In everyday terms this means that we may experience our megacities very differently. For example, districts may potentially be mapped according to their local metabolisms where for example, water rich communities may set up local trading systems with compost-dense societies. Since matter is transformable, urban environments may even be cleaner as matter will be considered harvestable and not scattered as garbage in the street. Potentially then, fewer vermin infiltrate the city as they have less to feed on. Maybe, when our homes become organ stressed, we will send for building doctors who will collect the failing ecology and replace them with seeded matrixes that will evolve into mature metabolic ecosystems to nurture, warm and protect us. Collectively they may establish a new platform for human development that is primarily life promoting – that work in synergy with our current model of resource conservation – where our homes, businesses and cities are actually an ecological fabric that is forged by the continual, collaborative expression of a lively, material world, which increases the probability of our collective survival both here on earth – and also in constructed habitats beyond the earth’s surface.
The guts of the system were soon full of the potent golden liquid. It gurgled joyfully as the energy stomach growled, satiated.
It wasn’t the usual bio-engine that metabolised for a household but had been super-boosted by the maker community to provide enough organic power for the whole neighbourhood. Helpers had brought water vessels, which were on stand-by in case a sudden surge of chemical activity caused the system to break out into a sweat.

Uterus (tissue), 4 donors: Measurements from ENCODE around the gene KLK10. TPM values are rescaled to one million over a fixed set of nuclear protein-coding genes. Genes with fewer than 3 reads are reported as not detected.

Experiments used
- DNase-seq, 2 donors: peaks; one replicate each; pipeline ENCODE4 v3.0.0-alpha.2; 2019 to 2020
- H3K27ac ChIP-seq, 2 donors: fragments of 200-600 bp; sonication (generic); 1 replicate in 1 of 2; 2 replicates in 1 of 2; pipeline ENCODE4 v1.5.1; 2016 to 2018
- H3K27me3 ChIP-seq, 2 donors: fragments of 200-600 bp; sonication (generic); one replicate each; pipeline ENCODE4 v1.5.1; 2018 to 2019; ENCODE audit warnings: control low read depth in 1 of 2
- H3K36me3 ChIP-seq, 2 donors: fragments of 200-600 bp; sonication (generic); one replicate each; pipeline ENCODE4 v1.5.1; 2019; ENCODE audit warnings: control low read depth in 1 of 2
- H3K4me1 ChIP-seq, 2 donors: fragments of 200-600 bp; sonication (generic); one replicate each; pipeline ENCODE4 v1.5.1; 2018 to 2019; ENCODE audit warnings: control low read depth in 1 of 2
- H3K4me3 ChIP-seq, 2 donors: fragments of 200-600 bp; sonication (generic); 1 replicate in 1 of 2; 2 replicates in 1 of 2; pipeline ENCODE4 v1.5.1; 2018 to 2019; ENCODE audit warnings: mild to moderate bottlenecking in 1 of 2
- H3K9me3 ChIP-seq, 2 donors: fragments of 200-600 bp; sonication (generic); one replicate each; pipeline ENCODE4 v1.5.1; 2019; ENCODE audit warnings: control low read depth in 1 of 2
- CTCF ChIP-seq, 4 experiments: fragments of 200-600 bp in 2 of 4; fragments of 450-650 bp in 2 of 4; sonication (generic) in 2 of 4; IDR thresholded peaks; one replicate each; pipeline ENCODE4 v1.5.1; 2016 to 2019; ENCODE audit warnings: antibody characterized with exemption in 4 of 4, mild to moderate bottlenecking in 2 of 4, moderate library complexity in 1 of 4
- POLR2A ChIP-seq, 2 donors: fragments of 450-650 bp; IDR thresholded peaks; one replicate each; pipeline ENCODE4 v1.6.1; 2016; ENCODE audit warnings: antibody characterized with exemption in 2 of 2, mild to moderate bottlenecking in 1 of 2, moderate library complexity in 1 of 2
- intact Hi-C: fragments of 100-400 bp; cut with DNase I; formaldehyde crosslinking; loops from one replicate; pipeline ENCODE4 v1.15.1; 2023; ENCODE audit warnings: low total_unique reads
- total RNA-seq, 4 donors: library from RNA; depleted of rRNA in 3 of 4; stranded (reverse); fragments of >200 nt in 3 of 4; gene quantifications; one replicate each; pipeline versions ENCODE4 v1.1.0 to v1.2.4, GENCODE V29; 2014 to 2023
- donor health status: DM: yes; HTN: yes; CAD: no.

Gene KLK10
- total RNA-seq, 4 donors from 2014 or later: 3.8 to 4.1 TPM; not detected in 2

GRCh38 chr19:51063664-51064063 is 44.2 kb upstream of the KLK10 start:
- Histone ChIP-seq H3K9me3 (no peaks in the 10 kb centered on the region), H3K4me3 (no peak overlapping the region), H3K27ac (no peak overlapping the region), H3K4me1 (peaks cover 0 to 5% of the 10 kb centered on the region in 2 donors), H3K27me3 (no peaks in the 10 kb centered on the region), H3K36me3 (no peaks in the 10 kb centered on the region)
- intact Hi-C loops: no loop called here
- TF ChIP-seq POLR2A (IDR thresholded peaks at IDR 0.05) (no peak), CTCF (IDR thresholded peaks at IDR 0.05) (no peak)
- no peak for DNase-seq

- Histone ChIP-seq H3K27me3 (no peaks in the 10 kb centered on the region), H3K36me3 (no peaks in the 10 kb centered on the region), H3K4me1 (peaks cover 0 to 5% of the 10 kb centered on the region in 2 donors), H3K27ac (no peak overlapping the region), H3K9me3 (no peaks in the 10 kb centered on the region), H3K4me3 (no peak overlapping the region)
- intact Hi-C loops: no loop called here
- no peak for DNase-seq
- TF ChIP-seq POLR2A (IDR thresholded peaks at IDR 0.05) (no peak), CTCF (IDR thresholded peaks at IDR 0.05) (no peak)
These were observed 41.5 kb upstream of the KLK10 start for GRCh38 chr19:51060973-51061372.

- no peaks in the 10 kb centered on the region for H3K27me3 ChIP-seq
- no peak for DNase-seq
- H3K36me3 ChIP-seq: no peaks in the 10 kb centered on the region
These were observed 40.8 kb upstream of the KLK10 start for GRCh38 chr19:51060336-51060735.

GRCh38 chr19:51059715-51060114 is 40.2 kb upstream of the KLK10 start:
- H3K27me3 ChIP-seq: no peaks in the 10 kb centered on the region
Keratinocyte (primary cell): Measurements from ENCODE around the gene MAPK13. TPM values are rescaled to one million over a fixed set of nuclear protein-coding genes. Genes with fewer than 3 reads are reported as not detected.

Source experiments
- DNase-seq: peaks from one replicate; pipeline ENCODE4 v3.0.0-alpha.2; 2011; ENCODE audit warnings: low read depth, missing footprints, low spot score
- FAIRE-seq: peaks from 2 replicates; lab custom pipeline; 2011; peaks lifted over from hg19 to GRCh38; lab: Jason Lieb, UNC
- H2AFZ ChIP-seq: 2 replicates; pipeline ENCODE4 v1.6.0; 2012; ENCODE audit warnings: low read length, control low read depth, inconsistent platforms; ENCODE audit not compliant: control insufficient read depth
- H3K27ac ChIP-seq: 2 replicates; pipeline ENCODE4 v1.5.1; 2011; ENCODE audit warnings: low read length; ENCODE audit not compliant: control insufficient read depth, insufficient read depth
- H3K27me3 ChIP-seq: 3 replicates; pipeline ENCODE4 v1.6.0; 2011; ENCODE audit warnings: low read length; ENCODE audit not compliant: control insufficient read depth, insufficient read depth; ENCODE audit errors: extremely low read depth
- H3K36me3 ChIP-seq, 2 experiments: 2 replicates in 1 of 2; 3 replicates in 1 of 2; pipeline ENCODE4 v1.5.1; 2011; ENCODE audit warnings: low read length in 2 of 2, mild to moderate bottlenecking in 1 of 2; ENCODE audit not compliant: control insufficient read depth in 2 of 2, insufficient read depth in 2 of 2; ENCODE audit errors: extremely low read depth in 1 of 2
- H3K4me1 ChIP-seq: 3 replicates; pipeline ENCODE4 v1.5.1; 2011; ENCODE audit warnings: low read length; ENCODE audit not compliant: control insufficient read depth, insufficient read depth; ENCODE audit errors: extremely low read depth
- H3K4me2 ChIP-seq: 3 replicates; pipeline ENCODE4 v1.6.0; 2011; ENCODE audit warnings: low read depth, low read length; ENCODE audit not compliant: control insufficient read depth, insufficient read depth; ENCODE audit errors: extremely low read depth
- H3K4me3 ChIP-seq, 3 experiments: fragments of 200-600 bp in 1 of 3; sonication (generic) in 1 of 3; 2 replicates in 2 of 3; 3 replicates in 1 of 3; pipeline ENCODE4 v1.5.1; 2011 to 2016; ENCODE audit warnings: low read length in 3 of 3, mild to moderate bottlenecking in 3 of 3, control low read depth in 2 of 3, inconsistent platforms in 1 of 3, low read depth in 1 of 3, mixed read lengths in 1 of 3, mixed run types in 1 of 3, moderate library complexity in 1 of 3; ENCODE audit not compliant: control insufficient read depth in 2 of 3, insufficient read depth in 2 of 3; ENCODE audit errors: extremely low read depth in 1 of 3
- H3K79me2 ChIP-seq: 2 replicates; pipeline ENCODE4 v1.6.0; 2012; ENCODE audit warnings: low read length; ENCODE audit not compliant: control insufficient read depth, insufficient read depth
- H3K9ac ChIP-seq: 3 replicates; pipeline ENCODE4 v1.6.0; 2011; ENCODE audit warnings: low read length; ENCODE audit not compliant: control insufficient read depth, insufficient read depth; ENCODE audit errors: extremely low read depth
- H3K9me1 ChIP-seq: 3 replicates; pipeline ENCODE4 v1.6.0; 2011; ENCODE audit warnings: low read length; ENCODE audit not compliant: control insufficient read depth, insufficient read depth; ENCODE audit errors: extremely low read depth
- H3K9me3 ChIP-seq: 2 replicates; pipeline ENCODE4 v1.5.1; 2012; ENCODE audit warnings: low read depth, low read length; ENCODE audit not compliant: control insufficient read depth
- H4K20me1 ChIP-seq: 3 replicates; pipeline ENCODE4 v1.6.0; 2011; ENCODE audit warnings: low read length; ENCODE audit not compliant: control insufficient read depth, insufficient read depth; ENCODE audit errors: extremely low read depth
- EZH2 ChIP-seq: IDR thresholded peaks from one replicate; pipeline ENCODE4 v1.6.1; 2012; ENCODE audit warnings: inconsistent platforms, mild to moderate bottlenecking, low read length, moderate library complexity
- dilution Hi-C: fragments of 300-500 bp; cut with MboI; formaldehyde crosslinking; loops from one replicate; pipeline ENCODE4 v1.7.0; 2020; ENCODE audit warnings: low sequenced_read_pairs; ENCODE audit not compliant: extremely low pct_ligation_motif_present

“Stand back!” commanded the tall boy as a mulling crowd became a little too curious about the workings of the operating system that had started to bubble as if it was boiling.
“We have enough embodied energy here to power up all the organs in your buildings! It’s too late now if you’re not already plumbed in to the community physiology. It’s going to get hot!”
But they didn’t need coercing. The standers-by quickly shuffled back as the heat from chemical bonfire surged. They watched the precious juice pump from the makeshift container into their living spaces, keeping time with its amber heartbeat and swore amongst themselves they’d keep it fed.
An old woman soaked in shadows shook her head, her applauding eyes full of wonder.
“I just can’t believe it!” she muttered through a mouth full of tooth implants. “We are finally ‘off the grid!’”
Armstrong, R. and Beesley, P. 2011. Soil and Protoplasm: The Hylozoic Ground project, Protocell Architecture, Architectural Design, Volume 81, Issue 2, March/April 201, pp. 78-89.
Armstrong, R. and Hanczyc, M.M. 2013. Bütschli Dynamic Droplet System. Artificial Life Journal, 19(3-4), pp. 331-346.
Armstrong, R. and Spiller, N. 2011. Synthetic Biology: Living Quarters, Nature 467, pp.916–918.
Cyberplasm Team. 2010. Cyberplasm: a micro-scale biohybrid robot developed using principles of synthetic biology. [online] Available at: http://cyberplasm.net/. [Accessed 18 April 2013].
Else, L. 8 August 2012. From STEM to STEAM. Culture Lab, New Scientist. [online] Available at: http://www.newscientist.com/blogs/culturelab/2012/08/john-maeda-steam.html. [Accessed 19 April 2013].
Kauffman, S.A. 2008. Reinventing the Sacred: A New View of Science, Reason, and Religion, First trade paper edition. New York: Basic Books.
Microbial home. 19 October 2011. Design Probes, Design Portfolio, Philips. [online] Available at: http://www.design.philips.com/about/design/designportfolio/design_futures/micro- bial_home.page. [Accessed 17 April 2013].
Myers, W. and Antonelli, P. 2013. Bio Design: Nature, Science, Creativity. London: Thames & Hudson /New York: MOMA.
Roco, M.C. and Bainbridge, W.S. 2003. Converging Technologies for Improving Human Performance, Nanotechnology, Biotechnology, Information technology and Cognitive science. NSF/DOC-sponsored report. Dordrecht: Springer.
Rowlinson, A, 2012. The woman regrowing the planet. Red Bulletin, March 2012, pp. 76-81.
Sams, C. 20 April 2012. Gardeners should end their love affair with peat, Green Living Blog, The Guardian. [online]. Available at: http://www.theguardian.com/environment/green-living-blog/2012/apr/05/gardeners-peat-carbon. [Accessed 20 December 2013].
Steven, E. Saleh, W.R. Lebedev, V. Acquah, S.F.A. Laukhin, V. Alamo, R.G. and Brooks, J.S. 2013. Carbon nanotubes on a spider silk scaffold. Nature Communications 4, Article number: 2435 doi:10.1038/ncomms3435.
Villar, G. Graham, A.D. and Bayley, H. 2013. A tissue-like printed material. Science, 340(6128), pp. 48-52.